2Chron 34 True worship leads to holy conduct
True worship leads to holy conduct
Reformation: back to the Word of God
Call to worship
This is what the high and lofty One says— He who lives forever, whose name is holy: I live in a high and holy place, but also with him who is contrite and lowly in spirit, to revive the spirit of the lowly and to revive the heart of the contrite. (Isaiah 57:15)
Grace to you from God our Father and Jesus Christ our Lord.
Singing: 1. “Father, we thank You for all You have done” (Scripture in Song) – 3 verses
2. “Arise Australia” (Scripture in Song) - 3 verses
3. “As the deer pants for the water” (Scripture in Song) – 4 verses + chorus
Prayer of Adoration, Invocation, Thanksgiving
Hymn no 327: “Lord Jesus, when your people meet” (Tune 344)
For where two or three come together in my name, there am I with them.” (Matthew 18:20)
Scripture Reading Isaiah 59:9-15
Prayer: Confession of sins
The Redeemer will come to Zion, to those in Jacob who repent of their sins, declares the Lord. (Isaiah 59:20)
Hymn No 443: “My faith looks up to see”
Therefore, since we are surrounded by such a great cloud of witnesses, let us throw off everything that hinders and the sin that so easily entangles, and let us run with perseverance the race marked out for us. Let us fix our eyes on Jesus, the author and perfecter of our faith, who for the joy set before him endured the cross, scorning its shame, and sat down at the right hand of the throne of God. (Hebrews 12:1, 2)
Offering and Dedication
Every animal of the forest is mine, and the cattle on a thousand hills. For the world is mine, and all that is in it. (Psalm 50:10, 12)
Prayer for others
I urge, then, first of all, that requests, prayers, intercession and thanksgiving be made for everyone— for kings and all those in authority, that we may live peaceful and quiet lives in all godliness and holiness. (1 Timothy 2:1-2)
Scripture Reading 2Kings 22:1-10
2Kings 23:1-9; 21-25.
Sermon Reformation: Back to the Word of God
My dear brothers and Sisters in the Lord,
It is safe to make the following statement: the Bible is a lamp for our foot and a lamp for out path. This of course means that for as long as we walk in the light of the Word we will find our way; distinguish the light of this lamp and darkness overcomes us so that we are lost.
In other words, neglect the Bible and not only do you get lost, but your whole world turns into darkness.
This is what the history of the church of Christ teaches us. It was the case just before the Reformation on the 16th century, and it is the case right now.
Every time during the history of the church a reformer stood up, he had but one desire: to put the Bible into the hands of the people.
; A native of Yorkshire, Wycliffe attended Oxford University, where he received a doctorate of theology in 1372. Wycliffe, the most eminent Oxford theologian of his day, and his associates, were the first to translate the entire Bible from Latin into English.
Wycliffe believed that the way to prevail in his struggle with the church’s abusive authority was to make the Bible available to the people in their own language. Then they could read for themselves how each one of them could have a personal relationship with God through Jesus Christ—apart from any ecclesiastical authority. Wycliffe, with his associates, completed the New Testament around 1380 and the Old Testament in 1382. Wycliffe concentrated his labors on the New Testament, while an associate, Nicholas of Hereford, did a major part of the Old Testament. Wycliffe and his coworkers, unfamiliar with the original Hebrew and Greek, translated the Latin text into English.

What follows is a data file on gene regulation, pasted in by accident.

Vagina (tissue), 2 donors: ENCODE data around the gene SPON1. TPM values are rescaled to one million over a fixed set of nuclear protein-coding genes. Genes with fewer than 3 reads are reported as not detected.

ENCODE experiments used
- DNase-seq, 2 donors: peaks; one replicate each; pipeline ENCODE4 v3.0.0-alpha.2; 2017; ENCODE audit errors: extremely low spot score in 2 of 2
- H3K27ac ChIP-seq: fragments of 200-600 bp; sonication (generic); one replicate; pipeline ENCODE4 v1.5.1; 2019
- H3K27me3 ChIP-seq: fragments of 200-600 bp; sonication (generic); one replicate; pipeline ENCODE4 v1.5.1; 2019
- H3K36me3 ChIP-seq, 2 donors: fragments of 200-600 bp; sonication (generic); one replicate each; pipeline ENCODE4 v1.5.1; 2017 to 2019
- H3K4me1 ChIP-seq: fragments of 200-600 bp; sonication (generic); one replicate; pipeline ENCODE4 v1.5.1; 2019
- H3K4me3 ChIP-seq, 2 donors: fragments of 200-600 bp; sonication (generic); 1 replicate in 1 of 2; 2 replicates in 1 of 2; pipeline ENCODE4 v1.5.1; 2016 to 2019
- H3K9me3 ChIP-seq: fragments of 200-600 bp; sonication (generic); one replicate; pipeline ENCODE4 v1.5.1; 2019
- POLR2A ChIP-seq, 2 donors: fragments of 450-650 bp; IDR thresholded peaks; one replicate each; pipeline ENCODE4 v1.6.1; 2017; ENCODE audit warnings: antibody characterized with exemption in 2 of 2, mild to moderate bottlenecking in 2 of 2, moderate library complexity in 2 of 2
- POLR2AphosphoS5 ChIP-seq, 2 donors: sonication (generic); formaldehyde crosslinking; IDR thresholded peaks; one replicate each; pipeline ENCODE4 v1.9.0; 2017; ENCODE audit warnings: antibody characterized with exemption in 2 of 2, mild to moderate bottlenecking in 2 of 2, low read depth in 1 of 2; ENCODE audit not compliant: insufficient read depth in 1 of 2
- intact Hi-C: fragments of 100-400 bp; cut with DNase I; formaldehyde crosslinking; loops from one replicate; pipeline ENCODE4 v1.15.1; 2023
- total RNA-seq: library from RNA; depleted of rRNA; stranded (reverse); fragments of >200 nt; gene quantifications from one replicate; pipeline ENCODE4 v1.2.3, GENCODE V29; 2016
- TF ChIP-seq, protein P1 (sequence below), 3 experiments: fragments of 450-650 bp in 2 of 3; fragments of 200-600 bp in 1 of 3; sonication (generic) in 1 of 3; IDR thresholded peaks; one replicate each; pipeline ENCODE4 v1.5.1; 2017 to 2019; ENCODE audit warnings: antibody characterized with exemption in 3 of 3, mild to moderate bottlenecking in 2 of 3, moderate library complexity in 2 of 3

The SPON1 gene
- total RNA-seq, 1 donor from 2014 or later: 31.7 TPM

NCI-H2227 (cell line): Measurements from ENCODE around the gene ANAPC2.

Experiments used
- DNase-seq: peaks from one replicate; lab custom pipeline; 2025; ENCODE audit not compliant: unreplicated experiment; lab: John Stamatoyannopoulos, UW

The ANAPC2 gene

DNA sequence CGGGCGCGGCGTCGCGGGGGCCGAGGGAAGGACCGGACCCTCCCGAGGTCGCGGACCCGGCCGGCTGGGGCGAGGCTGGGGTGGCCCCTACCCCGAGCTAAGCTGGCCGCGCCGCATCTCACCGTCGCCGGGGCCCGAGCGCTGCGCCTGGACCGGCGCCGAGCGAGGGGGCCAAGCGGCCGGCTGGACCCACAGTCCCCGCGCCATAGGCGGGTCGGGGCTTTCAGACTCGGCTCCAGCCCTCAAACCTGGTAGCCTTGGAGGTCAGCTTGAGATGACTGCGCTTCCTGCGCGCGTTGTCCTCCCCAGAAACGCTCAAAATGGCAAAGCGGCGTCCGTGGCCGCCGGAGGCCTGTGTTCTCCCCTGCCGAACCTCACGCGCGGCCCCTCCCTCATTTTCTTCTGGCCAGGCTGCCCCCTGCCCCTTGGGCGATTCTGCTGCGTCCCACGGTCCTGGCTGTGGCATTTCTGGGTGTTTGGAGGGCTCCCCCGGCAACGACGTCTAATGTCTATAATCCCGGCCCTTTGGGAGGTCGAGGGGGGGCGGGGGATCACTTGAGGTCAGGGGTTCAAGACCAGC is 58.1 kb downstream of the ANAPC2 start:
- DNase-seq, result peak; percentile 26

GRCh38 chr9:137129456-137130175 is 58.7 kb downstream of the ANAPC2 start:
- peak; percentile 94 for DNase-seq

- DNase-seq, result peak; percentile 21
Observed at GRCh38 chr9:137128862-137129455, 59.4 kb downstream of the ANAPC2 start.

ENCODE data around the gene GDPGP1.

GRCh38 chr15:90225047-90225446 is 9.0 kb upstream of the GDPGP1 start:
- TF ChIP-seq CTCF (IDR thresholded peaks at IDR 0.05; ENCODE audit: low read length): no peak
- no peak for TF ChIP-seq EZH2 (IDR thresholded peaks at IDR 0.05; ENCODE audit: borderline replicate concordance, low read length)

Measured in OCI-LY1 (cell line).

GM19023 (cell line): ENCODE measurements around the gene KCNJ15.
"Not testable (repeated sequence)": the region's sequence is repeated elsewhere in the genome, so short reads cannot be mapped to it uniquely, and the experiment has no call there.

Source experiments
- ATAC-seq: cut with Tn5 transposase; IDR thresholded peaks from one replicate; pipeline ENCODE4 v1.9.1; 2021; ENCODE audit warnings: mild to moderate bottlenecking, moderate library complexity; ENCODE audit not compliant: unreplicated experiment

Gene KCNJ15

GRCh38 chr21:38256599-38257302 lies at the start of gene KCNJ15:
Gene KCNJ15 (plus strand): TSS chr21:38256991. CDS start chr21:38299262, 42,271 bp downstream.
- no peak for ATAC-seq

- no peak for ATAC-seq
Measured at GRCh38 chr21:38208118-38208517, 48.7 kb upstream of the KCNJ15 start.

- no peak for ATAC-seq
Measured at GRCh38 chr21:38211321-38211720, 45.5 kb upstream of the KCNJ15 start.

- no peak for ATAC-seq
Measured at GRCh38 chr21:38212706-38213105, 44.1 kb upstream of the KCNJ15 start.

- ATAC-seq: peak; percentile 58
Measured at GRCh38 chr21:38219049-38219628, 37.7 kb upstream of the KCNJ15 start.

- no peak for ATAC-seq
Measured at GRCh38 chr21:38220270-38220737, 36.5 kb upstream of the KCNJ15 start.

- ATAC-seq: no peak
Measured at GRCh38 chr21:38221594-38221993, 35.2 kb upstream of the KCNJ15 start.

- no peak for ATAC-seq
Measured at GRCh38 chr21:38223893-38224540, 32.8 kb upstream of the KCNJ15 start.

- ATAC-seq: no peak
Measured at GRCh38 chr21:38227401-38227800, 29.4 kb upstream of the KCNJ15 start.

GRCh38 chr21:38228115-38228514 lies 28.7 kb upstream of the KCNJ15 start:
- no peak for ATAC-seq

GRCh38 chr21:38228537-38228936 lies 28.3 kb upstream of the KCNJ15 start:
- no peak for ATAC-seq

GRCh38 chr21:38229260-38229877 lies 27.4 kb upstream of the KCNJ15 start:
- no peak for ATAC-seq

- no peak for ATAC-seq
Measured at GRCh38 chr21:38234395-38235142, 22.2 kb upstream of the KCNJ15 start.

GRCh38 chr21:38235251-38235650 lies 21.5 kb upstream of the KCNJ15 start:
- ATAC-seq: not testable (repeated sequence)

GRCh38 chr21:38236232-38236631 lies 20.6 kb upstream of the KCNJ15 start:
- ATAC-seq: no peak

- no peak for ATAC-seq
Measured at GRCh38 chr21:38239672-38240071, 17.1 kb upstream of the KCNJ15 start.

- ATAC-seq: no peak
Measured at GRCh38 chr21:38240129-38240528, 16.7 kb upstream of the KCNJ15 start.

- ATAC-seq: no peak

After Wycliffe finished the translation work, he organized a group of poor parishioners, known as Lollards, to go throughout England preaching Christian truths and reading the Scriptures in their mother tongue to all who would hear God’s word. As a result the Word of God, through Wycliffe’s translation, became available to many Englishmen.
; William Tyndale was born in the western part of England. In 1515 he graduated from Oxford, where he had studied the Scriptures in Greek and in Hebrew. By the time he was thirty, Tyndale had committed his life to translating the Bible from the original languages into English. His heart’s desire is exemplified in a statement he made to a clergyman when refuting the view that only the clergy were qualified to read and correctly interpret the Scriptures. Tyndale said, “If God spare my life, ere many years, I will cause a boy that driveth the plough to know more of the Scripture than thou dost.”
; Martin Luther translated the Bible in German to empower the people to stand against the gross abuses of the Catholic church of his day.
In all these centuries of not having the Bible, the Roman church introducing the most unbiblical and horrific doctrines into the church, and the people were powerless and weak to defend themselves against the heresy.
But when the Bible became available to the ordinary believer, the atrocities of the church leaders were exposed and people, standing on the newly discovered promises of God as they read it with their own eyes inspired them to even put their lives on the line for the sake of the Gospel.
Hymn No 451: “O God of truth, whose living Word”
May the grace of the Lord Jesus Christ, and the love of God, and the fellowship of the Holy Spirit be with you all. (2 Corinthians 13:14)